Thanks to research provided by Bruce Temkin and the Temkin Group.
Only 28% of employees are highly engaged with executives being the most highly engaged and those being employed at small companies being the most highly engaged employees.
The top five obstacles to improving employee engagement:
- Lack of a clear employee engagement strategy.
- Inconsistent buy-in among middle managers who may, themselves, not be engaged.
- No clear owner leading the effort.
- Limited funding to support employee engagement efforts.
- Senior management has not identified employee engagement as a priority.
Given the focus on sales and monthly/quarterly earnings, it's not a big surprise that neither employees, or customer, engagement is a high priority for many companies.
They do not see the correlation between engaged employees and engaged customers and the long-term benefits satisfied customers can provide the firm relative to new prospects.
The five "I's" of employee engagement:
- Inform -- provide employees with the information they need to understand what is expected of them.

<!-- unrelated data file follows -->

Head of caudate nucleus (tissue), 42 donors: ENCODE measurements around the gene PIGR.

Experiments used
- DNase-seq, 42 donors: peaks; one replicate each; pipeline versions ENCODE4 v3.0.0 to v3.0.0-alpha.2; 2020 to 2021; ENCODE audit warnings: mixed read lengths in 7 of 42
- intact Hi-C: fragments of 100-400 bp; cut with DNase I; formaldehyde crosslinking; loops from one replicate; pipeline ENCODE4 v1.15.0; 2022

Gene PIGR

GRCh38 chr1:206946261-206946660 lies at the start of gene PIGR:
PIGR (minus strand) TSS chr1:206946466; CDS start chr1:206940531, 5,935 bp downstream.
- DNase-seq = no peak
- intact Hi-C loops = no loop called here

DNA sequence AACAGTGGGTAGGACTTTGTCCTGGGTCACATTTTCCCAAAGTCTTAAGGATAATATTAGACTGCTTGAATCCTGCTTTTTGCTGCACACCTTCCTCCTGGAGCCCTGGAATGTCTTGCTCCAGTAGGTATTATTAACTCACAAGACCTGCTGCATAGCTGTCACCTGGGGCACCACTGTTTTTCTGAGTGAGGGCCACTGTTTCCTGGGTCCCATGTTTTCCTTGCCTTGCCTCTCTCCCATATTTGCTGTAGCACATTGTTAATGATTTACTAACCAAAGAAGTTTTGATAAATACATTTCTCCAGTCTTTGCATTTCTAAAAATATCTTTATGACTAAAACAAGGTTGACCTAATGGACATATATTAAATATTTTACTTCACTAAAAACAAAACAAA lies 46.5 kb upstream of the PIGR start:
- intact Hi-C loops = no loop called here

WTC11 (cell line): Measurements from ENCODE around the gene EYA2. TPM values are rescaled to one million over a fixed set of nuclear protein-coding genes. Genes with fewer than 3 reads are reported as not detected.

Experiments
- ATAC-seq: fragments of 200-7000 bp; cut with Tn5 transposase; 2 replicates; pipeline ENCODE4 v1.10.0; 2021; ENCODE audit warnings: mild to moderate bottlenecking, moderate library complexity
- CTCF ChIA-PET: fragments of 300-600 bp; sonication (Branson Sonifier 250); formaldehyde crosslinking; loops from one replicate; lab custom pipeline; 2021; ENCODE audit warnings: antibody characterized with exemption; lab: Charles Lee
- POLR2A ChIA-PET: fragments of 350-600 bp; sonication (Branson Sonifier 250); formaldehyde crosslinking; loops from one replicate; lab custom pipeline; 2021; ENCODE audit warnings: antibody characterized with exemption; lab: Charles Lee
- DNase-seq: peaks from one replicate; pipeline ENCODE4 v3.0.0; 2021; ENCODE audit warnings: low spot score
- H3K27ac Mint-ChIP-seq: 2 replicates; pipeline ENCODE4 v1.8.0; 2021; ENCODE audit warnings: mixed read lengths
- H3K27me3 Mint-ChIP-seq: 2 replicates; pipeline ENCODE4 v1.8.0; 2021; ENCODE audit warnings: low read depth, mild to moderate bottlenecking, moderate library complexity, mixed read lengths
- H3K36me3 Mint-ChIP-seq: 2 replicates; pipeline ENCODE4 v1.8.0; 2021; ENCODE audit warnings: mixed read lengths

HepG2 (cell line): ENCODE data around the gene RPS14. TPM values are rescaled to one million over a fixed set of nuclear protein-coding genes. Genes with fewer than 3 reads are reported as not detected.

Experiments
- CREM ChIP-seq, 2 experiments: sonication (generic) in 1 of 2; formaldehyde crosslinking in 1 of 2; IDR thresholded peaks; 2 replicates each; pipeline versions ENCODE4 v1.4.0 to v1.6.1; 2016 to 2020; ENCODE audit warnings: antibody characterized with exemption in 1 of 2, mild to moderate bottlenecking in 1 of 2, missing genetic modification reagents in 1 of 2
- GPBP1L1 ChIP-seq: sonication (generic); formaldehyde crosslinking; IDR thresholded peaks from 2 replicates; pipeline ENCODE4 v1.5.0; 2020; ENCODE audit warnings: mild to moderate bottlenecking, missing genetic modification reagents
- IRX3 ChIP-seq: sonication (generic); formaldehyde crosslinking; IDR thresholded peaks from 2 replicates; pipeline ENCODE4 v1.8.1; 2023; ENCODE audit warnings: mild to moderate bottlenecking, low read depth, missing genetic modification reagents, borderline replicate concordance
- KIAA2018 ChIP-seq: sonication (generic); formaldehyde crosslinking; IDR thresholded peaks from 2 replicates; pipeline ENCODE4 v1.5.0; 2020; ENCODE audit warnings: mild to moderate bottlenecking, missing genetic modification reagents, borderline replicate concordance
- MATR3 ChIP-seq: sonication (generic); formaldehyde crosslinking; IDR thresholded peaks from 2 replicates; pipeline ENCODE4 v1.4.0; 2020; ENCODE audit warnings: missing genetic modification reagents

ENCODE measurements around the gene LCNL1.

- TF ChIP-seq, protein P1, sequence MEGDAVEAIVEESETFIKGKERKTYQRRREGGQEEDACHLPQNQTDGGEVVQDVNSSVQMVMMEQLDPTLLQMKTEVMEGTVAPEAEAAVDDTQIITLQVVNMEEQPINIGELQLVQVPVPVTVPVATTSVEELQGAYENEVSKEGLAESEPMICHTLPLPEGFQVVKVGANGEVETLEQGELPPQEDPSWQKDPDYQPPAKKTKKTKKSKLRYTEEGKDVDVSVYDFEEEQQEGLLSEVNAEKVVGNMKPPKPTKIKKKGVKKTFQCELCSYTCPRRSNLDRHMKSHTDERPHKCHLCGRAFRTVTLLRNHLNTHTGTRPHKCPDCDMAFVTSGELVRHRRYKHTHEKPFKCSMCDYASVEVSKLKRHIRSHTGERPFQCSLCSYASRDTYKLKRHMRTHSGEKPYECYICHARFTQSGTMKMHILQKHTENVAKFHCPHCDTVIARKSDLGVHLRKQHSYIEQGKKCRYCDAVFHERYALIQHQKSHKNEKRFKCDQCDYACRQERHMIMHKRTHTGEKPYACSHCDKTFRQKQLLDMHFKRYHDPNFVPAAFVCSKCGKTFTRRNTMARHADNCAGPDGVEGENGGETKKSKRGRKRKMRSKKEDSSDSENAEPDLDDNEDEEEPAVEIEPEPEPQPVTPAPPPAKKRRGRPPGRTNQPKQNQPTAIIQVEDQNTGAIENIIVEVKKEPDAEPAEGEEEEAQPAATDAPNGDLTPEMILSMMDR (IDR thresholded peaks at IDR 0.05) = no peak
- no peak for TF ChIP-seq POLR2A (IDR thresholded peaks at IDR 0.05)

- Inspire -- connect employees to the company's vision and mission.
- Interact -- support employees with training, coaching and feedback. Understand what drives your employees. Hint, it will vary by individual.
- Involve -- take action with employees to improve processes and solve problems. Your customer-facing employees have a good idea of where your products and services are, and are not, meeting your customers' needs and expectations.
- Incent -- deploy appropriate systems to measure, reward and reinforce desired behaviors. Do you really want to reduce the time a CSR spends on the phone with a customer if spending more time will result in greater customer satisfaction?
Is your firm taking any steps to enhance employee engagement?